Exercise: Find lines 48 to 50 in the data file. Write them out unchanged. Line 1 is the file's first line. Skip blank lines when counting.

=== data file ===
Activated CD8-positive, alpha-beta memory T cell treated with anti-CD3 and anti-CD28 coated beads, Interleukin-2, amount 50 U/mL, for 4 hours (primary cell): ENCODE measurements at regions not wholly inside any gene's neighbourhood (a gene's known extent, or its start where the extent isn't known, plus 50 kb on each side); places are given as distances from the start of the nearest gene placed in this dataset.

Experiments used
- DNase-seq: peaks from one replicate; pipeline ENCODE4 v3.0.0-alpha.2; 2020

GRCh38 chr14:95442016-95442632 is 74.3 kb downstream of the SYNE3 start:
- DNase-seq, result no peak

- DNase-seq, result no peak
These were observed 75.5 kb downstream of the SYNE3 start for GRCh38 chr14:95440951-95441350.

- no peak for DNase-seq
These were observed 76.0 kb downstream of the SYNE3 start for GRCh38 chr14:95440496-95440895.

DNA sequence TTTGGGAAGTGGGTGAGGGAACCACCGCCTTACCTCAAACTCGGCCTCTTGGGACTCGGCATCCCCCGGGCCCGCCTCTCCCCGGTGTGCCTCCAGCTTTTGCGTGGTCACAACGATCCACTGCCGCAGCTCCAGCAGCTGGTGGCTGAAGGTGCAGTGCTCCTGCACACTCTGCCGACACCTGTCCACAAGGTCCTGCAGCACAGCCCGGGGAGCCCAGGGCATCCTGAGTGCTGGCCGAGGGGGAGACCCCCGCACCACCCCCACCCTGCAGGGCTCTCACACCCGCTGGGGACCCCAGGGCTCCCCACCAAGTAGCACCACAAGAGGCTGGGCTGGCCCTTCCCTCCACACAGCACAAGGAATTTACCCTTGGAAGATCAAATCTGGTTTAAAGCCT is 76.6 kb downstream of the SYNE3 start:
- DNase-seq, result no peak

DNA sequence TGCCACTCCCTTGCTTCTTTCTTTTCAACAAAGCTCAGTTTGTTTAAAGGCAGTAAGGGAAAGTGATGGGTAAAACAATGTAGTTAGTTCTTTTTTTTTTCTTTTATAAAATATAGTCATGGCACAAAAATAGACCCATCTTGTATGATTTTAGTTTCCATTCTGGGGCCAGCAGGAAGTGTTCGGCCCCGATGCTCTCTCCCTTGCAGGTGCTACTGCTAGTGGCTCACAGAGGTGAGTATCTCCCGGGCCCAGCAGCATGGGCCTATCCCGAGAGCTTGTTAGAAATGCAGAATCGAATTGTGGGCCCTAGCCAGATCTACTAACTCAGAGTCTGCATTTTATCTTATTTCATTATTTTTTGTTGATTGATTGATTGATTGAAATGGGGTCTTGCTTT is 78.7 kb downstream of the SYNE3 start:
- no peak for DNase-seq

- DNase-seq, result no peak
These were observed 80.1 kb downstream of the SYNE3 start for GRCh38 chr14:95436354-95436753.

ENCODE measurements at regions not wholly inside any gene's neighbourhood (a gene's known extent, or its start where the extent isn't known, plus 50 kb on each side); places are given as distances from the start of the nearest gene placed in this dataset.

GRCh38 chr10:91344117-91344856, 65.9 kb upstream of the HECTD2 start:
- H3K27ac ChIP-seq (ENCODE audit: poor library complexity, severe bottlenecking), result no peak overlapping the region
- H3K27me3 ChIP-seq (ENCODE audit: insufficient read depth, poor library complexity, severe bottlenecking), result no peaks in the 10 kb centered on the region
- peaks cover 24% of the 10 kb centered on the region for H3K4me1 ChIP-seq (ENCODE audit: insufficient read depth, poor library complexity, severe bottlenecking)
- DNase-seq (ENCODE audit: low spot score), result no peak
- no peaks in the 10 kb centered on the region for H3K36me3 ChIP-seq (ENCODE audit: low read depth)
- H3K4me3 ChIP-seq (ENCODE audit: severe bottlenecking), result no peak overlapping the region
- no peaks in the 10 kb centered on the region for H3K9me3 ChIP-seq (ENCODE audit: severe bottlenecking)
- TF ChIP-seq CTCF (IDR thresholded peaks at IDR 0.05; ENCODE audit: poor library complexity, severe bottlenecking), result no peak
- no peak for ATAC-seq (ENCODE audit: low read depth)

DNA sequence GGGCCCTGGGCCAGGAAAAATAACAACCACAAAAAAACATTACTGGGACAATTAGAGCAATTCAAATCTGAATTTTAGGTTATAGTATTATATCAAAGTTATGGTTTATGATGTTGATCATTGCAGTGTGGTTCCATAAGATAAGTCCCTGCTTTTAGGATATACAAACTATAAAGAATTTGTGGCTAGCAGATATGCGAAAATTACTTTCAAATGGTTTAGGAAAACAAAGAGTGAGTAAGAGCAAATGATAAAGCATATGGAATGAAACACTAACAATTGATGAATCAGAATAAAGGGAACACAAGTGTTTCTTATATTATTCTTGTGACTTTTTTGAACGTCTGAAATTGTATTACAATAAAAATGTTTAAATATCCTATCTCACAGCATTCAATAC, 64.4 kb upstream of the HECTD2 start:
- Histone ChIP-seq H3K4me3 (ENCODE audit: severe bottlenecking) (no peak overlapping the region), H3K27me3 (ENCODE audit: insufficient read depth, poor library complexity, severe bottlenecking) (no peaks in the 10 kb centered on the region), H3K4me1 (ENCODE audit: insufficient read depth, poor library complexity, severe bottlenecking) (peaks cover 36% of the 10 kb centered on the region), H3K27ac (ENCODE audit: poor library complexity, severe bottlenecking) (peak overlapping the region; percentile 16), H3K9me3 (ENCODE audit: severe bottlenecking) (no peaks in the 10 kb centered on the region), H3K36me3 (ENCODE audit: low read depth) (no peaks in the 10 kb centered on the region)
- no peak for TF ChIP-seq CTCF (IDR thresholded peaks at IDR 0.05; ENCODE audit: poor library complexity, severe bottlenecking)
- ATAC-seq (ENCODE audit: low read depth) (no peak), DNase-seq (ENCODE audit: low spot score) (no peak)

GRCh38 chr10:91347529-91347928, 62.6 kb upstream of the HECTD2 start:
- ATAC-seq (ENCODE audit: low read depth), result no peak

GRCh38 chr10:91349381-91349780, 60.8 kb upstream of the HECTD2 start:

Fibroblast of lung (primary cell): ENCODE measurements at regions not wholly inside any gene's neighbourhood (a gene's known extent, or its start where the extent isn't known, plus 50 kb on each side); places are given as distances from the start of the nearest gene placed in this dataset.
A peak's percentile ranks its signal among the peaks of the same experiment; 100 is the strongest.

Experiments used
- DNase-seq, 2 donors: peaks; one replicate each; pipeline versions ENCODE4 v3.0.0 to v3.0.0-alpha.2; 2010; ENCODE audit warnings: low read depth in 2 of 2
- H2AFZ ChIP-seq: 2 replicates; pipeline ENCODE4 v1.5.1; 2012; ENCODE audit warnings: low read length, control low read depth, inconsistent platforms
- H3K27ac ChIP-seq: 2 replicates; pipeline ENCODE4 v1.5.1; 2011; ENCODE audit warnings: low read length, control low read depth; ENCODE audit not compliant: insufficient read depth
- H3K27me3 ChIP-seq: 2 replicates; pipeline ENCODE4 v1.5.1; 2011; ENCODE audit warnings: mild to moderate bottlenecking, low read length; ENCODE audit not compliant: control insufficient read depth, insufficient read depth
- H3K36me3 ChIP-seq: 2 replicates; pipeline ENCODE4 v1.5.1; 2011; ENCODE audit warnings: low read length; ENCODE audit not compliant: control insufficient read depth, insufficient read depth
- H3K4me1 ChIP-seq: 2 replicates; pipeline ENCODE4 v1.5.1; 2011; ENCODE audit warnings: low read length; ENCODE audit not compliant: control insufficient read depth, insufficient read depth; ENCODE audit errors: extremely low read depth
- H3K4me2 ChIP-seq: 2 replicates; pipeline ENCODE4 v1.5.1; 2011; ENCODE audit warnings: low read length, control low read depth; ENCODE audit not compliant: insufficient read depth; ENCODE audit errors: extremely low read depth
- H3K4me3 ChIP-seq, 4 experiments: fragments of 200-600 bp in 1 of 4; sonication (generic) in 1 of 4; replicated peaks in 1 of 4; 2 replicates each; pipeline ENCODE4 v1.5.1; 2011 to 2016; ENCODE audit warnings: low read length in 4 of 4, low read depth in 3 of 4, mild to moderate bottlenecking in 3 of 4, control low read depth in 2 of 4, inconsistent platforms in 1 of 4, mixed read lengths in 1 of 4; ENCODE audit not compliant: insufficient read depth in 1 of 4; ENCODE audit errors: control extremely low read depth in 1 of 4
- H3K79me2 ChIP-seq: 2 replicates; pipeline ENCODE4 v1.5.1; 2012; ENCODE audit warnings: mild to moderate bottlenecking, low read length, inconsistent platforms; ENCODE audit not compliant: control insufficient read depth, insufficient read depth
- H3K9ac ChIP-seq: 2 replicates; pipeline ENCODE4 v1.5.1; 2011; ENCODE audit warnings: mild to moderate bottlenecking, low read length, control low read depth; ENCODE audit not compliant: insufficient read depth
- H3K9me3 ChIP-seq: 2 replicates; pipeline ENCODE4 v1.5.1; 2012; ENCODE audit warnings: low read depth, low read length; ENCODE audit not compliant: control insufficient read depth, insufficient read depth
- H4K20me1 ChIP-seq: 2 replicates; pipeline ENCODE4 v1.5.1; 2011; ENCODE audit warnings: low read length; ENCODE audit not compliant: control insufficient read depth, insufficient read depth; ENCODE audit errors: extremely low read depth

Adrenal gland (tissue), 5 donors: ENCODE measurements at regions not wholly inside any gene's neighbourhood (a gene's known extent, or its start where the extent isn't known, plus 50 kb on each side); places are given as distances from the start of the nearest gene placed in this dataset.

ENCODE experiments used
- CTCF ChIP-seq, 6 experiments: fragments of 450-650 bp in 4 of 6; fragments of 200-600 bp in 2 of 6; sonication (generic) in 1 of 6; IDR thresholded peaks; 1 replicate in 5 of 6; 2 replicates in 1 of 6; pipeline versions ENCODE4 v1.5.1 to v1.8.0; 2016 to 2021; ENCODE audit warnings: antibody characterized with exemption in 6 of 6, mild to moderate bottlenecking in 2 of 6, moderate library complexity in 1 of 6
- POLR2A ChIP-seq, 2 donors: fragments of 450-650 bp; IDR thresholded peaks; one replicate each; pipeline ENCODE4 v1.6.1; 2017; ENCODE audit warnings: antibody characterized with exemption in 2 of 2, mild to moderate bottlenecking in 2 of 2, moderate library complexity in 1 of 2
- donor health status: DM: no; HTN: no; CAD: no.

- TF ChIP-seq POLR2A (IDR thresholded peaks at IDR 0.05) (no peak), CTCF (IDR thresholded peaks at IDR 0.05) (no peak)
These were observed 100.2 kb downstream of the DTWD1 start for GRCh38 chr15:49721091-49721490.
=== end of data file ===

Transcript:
- H4K20me1 ChIP-seq: 2 replicates; pipeline ENCODE4 v1.5.1; 2011; ENCODE audit warnings: low read length; ENCODE audit not compliant: control insufficient read depth, insufficient read depth; ENCODE audit errors: extremely low read depth

Adrenal gland (tissue), 5 donors: ENCODE measurements at regions not wholly inside any gene's neighbourhood (a gene's known extent, or its start where the extent isn't known, plus 50 kb on each side); places are given as distances from the start of the nearest gene placed in this dataset.

ENCODE experiments used